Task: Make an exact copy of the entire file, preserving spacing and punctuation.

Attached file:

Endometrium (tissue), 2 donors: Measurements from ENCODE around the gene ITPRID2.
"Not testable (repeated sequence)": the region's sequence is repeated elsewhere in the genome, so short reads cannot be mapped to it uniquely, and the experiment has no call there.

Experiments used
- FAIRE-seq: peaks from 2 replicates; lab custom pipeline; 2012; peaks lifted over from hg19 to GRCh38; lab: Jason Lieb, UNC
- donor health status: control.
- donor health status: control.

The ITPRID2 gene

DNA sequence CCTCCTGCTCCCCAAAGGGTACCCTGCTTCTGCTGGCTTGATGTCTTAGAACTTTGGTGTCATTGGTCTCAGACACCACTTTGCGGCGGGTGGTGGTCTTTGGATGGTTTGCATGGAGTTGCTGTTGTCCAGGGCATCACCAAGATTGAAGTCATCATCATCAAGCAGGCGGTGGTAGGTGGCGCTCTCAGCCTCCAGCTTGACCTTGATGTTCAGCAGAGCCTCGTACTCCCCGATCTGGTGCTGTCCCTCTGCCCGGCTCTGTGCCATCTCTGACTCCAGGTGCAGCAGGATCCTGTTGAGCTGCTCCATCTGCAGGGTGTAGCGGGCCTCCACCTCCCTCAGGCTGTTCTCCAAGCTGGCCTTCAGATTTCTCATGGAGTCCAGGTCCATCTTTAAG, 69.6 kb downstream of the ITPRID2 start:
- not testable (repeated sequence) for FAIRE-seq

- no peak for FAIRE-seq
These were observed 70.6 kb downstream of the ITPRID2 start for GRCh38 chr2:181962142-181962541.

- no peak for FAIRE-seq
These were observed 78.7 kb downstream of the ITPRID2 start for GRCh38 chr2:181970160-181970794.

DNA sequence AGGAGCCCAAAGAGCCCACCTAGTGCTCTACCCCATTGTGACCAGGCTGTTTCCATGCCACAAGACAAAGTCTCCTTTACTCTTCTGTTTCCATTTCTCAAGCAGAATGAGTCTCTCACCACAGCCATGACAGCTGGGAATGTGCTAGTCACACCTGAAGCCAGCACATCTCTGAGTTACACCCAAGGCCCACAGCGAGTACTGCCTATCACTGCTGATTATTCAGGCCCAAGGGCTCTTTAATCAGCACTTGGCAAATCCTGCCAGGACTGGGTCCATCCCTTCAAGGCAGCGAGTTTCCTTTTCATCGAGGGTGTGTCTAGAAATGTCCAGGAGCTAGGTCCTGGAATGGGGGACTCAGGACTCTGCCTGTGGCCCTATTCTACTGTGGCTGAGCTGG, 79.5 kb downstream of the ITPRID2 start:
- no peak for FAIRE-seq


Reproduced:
Endometrium (tissue), 2 donors: Measurements from ENCODE around the gene ITPRID2.
"Not testable (repeated sequence)": the region's sequence is repeated elsewhere in the genome, so short reads cannot be mapped to it uniquely, and the experiment has no call there.

Experiments used
- FAIRE-seq: peaks from 2 replicates; lab custom pipeline; 2012; peaks lifted over from hg19 to GRCh38; lab: Jason Lieb, UNC
- donor health status: control.
- donor health status: control.

The ITPRID2 gene

DNA sequence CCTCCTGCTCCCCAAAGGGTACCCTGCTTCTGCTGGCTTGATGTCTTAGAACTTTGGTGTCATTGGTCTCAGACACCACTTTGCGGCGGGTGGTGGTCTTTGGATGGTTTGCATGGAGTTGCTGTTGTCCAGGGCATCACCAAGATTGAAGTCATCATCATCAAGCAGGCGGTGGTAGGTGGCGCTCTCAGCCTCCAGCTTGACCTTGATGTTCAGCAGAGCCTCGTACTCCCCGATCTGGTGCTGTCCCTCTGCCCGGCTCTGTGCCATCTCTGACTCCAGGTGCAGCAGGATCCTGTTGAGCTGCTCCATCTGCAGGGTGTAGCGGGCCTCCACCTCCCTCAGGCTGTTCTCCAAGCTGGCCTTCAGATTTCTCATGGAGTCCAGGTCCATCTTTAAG, 69.6 kb downstream of the ITPRID2 start:
- not testable (repeated sequence) for FAIRE-seq

- no peak for FAIRE-seq
These were observed 70.6 kb downstream of the ITPRID2 start for GRCh38 chr2:181962142-181962541.

- no peak for FAIRE-seq
These were observed 78.7 kb downstream of the ITPRID2 start for GRCh38 chr2:181970160-181970794.

DNA sequence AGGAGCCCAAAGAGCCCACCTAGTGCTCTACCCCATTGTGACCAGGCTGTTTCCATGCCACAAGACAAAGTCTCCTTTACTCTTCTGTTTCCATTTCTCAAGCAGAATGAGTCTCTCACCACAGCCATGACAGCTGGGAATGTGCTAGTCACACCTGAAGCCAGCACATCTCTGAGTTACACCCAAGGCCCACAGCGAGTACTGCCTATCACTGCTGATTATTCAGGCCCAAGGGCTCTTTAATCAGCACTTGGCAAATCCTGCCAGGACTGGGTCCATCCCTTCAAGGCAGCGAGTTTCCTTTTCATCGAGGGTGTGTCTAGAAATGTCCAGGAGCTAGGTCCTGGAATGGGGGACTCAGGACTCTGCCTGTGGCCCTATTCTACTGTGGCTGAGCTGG, 79.5 kb downstream of the ITPRID2 start:
- no peak for FAIRE-seq